- Terry Blount, ESPN Staff Writer
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Nice show. The brash young guy edged the old sentimental favorite, both knowing they needed only to keep the cars clean for their free ride into the Daytona 500.
But the emotion of the day, the drama that tells the real story of what this season is all about, took place a little farther back.
Busch was happy in Victory Lane; Mayfield and Allmendinger were wiping away tears on pit road. The winner felt joy; the two qualifiers felt redemption. They made the field for Sunday's Daytona 500.
It was the same feeling for new team owner Tommy Baldwin in the first Duel as he watched his driver, Scott Riggs, get their one-car team in the 500.
This was a day for the working man, a glimpse of the good things that can come out of a bad situation.
Just 23 days ago, Mayfield had no car to drive and no one to drive for, so he started his own team and hoped for a miracle.
Allmendinger thought he had a guaranteed spot to start the season before NASCAR's nonsensical auction for top-35 points left him outside looking in.
So there they were Thursday, knowing they had to scratch and claw to outrace nine other non-qualified guys in the second race.
"This is unbelievable," Mayfield said. "To go from nothing a few weeks ago to this, it's overwhelming."
For the 15 guys working on Mayfield's No. 41 Toyota, it's life-changing.
"Most of these guys are volunteers," Mayfield said. "We've hired several of them, but to be honest, they haven't gotten their first paycheck. Maybe now we can pay them."
One of those volunteers ended up in the hospital before Mayfield's race. Kyle Roland, Mayfield's jackman, volunteered on Kirk Shelmerdine's crew for the first 150-mile qualifying race. But Roland was injured (awake and alert afterward) when hit by Shelmerdine's car on a pit stop.
Steve King of Michael Waltrip's crew stepped in to help Mayfield.
Allmendinger's crew came from Richard Petty Motorsports teammate Kasey Kahne. Teamwork is the reason Allmendinger will race Sunday.
"I can't thank those guys enough," Allmendinger said. "They sacrificed having a better spot in the 500, falling back to get near me to make sure I moved up."
Sadler almost lost his job to Allmendinger in the offseason. Team owner George Gillett wanted to put Allmendinger in Sadler's No. 19 Dodge and pay off Sadler's contract. Sadler filed a lawsuit to keep his ride, and it worked. But it left a frosty relationship with Allmendinger.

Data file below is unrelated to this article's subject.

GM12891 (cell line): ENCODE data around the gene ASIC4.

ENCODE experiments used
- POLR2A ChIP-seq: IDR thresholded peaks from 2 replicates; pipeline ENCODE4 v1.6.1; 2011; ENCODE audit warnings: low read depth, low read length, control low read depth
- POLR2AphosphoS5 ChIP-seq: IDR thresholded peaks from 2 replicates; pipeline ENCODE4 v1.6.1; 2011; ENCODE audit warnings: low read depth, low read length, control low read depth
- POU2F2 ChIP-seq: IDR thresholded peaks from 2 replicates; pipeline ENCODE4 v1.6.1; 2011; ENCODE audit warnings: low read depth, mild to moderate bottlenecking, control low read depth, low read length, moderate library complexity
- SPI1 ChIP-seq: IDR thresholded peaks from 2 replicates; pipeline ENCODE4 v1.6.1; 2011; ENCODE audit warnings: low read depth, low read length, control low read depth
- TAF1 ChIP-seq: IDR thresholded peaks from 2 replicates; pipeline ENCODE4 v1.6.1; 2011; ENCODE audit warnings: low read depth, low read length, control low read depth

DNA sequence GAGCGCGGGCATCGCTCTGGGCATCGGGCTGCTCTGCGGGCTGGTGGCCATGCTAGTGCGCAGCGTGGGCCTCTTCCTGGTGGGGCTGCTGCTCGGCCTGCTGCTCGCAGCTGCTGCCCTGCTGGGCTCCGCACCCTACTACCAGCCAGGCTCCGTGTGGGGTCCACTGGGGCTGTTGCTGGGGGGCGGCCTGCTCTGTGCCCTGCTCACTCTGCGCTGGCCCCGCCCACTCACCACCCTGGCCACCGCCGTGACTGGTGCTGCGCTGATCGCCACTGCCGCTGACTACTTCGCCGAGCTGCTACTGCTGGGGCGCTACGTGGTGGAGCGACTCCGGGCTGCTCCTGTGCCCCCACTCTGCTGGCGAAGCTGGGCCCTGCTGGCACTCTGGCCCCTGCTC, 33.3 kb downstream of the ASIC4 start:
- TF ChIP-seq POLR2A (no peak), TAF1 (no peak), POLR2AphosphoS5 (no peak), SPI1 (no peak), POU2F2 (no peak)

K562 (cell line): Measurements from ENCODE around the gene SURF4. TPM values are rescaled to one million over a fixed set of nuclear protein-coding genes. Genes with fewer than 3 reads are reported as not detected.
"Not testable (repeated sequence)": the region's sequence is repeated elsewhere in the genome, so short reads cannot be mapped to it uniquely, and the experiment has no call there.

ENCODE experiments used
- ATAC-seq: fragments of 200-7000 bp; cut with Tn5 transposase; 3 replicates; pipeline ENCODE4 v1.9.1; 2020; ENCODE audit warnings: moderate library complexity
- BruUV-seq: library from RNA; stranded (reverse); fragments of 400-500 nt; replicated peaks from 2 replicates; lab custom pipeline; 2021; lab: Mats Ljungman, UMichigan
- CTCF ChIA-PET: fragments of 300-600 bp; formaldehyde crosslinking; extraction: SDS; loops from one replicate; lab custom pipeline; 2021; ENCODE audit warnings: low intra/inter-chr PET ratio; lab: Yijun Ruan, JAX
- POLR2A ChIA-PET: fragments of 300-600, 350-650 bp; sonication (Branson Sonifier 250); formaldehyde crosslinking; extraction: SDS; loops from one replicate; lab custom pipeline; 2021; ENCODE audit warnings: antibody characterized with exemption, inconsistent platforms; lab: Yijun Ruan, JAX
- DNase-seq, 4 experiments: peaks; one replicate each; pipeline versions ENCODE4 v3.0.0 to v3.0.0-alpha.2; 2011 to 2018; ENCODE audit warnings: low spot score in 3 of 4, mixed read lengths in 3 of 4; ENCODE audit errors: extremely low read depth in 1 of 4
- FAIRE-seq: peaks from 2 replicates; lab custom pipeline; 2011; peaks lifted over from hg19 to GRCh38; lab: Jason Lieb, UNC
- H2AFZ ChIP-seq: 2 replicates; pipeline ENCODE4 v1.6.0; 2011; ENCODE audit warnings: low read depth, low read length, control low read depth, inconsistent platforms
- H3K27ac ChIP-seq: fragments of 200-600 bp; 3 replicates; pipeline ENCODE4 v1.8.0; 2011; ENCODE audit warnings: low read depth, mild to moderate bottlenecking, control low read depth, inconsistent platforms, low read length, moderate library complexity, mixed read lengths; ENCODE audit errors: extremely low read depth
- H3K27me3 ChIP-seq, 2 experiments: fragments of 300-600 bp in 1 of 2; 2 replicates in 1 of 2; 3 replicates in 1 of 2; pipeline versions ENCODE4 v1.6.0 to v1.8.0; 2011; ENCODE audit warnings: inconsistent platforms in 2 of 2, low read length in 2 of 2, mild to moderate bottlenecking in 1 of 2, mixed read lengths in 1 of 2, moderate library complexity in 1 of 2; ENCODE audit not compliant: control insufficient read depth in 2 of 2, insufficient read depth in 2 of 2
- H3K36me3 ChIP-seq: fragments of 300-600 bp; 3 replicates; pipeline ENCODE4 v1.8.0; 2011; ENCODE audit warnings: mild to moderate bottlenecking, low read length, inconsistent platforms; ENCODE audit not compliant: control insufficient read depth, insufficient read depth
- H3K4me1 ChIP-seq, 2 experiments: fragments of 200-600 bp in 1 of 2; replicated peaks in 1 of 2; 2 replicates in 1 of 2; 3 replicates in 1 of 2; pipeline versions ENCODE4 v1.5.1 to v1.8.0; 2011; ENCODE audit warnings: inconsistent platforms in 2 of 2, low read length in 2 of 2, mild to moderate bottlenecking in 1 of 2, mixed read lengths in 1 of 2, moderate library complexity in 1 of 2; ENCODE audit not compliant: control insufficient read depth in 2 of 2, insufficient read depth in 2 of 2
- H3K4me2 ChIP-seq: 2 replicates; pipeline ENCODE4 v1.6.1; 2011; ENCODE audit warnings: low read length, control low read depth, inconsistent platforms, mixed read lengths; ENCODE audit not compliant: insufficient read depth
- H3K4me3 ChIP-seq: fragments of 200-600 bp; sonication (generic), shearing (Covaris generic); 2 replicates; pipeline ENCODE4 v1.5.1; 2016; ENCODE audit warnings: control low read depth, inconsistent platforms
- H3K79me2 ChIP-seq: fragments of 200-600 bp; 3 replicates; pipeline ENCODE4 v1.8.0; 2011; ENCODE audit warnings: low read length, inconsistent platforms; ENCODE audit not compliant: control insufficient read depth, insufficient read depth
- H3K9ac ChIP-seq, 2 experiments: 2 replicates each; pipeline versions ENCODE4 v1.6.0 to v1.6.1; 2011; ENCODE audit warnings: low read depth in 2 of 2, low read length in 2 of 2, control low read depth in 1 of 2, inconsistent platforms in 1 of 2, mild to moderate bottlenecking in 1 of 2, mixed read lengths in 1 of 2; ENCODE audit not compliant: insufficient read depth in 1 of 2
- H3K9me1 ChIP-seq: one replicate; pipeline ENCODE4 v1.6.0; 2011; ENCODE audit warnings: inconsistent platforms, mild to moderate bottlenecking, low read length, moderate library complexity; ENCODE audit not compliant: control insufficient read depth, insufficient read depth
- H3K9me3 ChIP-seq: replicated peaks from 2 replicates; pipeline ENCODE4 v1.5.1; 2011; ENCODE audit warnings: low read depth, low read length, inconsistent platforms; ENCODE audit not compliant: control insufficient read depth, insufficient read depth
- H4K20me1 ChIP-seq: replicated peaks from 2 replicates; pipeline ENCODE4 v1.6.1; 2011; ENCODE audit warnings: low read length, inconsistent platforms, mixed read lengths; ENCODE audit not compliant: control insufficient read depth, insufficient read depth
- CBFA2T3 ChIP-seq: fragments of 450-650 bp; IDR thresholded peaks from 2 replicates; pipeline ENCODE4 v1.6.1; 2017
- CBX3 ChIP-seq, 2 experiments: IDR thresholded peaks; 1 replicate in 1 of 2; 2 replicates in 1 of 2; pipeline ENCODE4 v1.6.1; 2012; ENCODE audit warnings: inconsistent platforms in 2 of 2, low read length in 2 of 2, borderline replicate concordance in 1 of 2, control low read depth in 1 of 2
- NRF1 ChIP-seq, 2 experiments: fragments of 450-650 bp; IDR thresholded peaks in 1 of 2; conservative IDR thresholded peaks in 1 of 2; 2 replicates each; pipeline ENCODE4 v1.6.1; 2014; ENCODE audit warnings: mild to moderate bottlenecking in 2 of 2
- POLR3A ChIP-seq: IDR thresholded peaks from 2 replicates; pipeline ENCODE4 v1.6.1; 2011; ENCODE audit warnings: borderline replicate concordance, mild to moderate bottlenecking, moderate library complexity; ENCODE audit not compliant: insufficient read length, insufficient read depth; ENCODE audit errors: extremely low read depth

Sadler has said he put it behind him, emphasizing that the team always would come first. Clearly, he meant it.
"Our job [Thursday] was to do everything we could to get AJ in the [Daytona 500]," Sadler said. "It paid off. We got all four [RPM] cars in the show."
Allmendinger has a part-time ride at RPM because the team didn't have full sponsorship to run a fourth car. But until two weeks ago, he thought he had a top-35 guaranteed spot.
Penske Racing bought points from the former Bill Davis entry to get Sam Hornish in the top 35. That pushed Allmendinger back outside the top 35.
"We deserved that spot," Allmendinger said. "It was a kick in the gut. Valvoline came onboard [for Daytona] thinking we had a guaranteed spot. My team deserved it. But we could whine about it or go out there and fight our way in. That's what we did."
Fighting to survive is the theme across America these days. NASCAR is a microcosm of the economic crisis. Hundreds of Cup employees have lost their jobs.
"All of our guys were laid off from other teams," Mayfield said. "But they are quality guys that deserve to work in this business. They're hungry, just like I am."
Mayfield was fired from his ride at Evernham Motorsports (now Richard Petty Motorsports) two years ago.
"That's what motivates me," Mayfield said. "If I retire from driving, I want it to be on my own terms, not pushed to the side. You've got to dig deep. Things that happened in the past help you get by in the future. That was the case today."
Allmendinger was dropped from the Red Bull Racing Team near the end of last season. Now he's trying to earn his way and prove his worth.
"AJ and I both got a raw deal the last couple of years," Mayfield said. "No one knows how hard this stuff is. Today, we were out there running for our lives."
Good things happened. It's a positive sign for NASCAR in difficult times.
And maybe it's a good omen for all of us.
Terry Blount covers motorsports for ESPN.com. His book, "The Blount Report: NASCAR's Most Overrated and Underrated Drivers, Cars, Teams, and Tracks," was published by Triumph Books and is available in bookstores. Click here to order a copy. Terry can be reached at firstname.lastname@example.org.